by Rachel Pound, Garden & Education Coordinator, Brigit’s Bounty Community Resources
You have probably heard the expression “if you don’t like the weather in Colorado now, just wait a few minutes.” Colorado weather is incredible and can change very rapidly. These past few weeks have been beautiful with the increase in temperature and moisture. This fluctuating weather can make it difficult to plan planting times for gardens. Here is a quick rundown of how to get vegetables growing outside in mid to late spring.
The end of April and the beginning of May are great for cold weather planting. Be sure to read last month’s article for more information on that. Then May creeps on and we get those beautiful 70+ degree days and you start to think “this is the perfect time to plant everything… hold on, oh no we have two feet of snow coming…how will I protect my garden?!” The best thing to do is wait. Some folks say to wait until after Mother’s Day, some say wait until the end of May, and some say the beginning of June. It happens very rarely, but we have had snow the last week of May in previous years.
Something that has worked for Brigit’s Bounty Community Resources in the past is planting during the last two weekends of May. You can plant in waves depending on what you are planting. Plant items that are not as fragile (e.g., broccoli, violets, certain herbs) during the second to last weekend, then plant tomatoes, peppers, squash, marigolds, and anything else the last weekend of May or beginning of June.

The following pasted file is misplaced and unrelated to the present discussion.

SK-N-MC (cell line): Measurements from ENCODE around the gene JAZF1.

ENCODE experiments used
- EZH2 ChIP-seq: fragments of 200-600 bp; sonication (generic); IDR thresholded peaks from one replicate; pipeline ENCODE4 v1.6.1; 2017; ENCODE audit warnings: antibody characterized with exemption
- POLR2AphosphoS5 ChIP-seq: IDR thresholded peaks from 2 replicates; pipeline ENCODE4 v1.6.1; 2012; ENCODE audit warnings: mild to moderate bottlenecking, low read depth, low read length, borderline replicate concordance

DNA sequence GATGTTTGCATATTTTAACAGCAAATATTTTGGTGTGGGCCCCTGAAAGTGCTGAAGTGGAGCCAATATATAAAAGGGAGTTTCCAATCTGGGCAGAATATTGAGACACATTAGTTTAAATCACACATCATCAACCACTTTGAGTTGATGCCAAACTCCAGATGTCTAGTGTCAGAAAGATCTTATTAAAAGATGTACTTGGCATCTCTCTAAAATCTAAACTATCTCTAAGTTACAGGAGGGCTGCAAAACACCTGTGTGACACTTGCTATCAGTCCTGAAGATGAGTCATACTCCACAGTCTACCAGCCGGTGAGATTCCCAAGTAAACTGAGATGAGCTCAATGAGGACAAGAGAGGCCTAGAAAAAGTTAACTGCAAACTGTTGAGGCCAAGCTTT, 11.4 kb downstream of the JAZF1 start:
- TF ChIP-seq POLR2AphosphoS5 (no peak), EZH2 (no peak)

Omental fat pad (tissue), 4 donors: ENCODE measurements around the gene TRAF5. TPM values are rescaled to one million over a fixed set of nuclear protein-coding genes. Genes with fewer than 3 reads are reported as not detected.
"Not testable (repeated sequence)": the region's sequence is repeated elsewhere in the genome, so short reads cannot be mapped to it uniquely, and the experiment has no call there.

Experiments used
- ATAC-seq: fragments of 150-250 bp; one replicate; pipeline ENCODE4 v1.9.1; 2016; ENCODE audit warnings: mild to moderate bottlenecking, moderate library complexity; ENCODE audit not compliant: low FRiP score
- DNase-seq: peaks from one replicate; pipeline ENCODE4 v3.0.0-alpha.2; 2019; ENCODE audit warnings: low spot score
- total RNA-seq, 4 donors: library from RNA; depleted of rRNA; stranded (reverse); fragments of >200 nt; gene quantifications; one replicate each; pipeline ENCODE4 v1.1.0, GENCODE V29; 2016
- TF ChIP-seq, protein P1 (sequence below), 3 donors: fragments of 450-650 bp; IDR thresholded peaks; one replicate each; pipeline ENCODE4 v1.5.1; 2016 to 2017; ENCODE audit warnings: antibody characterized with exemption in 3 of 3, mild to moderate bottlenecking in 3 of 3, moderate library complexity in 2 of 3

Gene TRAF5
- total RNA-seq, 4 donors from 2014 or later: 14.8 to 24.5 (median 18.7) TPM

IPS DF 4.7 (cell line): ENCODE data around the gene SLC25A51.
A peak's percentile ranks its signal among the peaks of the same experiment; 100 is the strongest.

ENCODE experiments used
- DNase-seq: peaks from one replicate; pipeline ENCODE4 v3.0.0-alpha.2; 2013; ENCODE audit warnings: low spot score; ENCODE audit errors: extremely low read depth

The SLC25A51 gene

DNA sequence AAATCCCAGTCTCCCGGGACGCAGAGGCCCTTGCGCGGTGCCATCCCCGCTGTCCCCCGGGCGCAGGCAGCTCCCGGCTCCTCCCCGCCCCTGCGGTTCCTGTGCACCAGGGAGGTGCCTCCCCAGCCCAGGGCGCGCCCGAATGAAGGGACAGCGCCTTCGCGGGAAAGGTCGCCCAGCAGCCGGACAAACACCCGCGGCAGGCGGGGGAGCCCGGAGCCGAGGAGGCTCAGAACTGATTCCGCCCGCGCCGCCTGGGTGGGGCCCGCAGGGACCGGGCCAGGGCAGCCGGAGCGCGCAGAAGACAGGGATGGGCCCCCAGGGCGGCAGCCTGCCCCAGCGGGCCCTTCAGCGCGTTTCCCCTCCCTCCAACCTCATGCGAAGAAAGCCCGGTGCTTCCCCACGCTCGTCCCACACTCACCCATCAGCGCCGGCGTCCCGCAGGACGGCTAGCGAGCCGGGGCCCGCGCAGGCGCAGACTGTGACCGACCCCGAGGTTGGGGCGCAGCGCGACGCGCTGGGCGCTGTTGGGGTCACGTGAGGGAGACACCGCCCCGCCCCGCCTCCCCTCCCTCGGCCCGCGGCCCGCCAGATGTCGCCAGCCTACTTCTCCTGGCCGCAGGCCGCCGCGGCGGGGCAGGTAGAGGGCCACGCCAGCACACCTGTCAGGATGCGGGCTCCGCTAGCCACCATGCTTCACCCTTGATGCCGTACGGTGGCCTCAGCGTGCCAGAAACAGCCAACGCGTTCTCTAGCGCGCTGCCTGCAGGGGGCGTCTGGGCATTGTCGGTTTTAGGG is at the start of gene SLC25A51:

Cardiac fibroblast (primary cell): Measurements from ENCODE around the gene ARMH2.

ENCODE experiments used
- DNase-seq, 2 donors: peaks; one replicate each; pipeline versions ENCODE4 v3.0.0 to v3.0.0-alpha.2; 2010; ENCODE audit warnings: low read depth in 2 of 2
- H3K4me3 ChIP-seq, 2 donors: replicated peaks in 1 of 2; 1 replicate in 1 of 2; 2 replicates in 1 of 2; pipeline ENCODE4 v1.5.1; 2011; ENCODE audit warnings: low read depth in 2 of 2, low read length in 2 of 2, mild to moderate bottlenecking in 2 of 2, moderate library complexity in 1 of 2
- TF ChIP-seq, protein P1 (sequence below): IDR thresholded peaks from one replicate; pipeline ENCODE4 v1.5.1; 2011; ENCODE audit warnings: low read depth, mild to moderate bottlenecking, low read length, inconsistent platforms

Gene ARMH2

Tomatoes will not start to turn red until nighttime temperatures stay at roughly 45ºF or higher. Tomatoes, peppers, and summer squash do not do well in the cold; they need temperatures above freezing. If we happen to get snow, not only do they need protection from the cold but also from the actual weight of the snow itself. The plant’s delicate leaves and stems are very fragile at their beginning stages and would need more than just a sheet to protect them. Upside-down five-gallon buckets and tarps work great as plant coverings to protect from last-minute surprise snows. These methods are not foolproof, but they are our consensus from years of shared knowledge and past experiences. Hopefully, this inspires you to get out, get plants, and get those gardens going.
Rachel is the year-round Garden and Education Coordinator at Brigit’s Bounty Community Resources. She creates and facilitates all of the affordable youth programming, manages hundreds of volunteers, attends community outreach events, recruits volunteers, and manages the entire 1-acre Giving Garden. Rachel is integral to the success of the organization. Find out more about Brigit’s Bounty at https://www.brigitsbounty.org/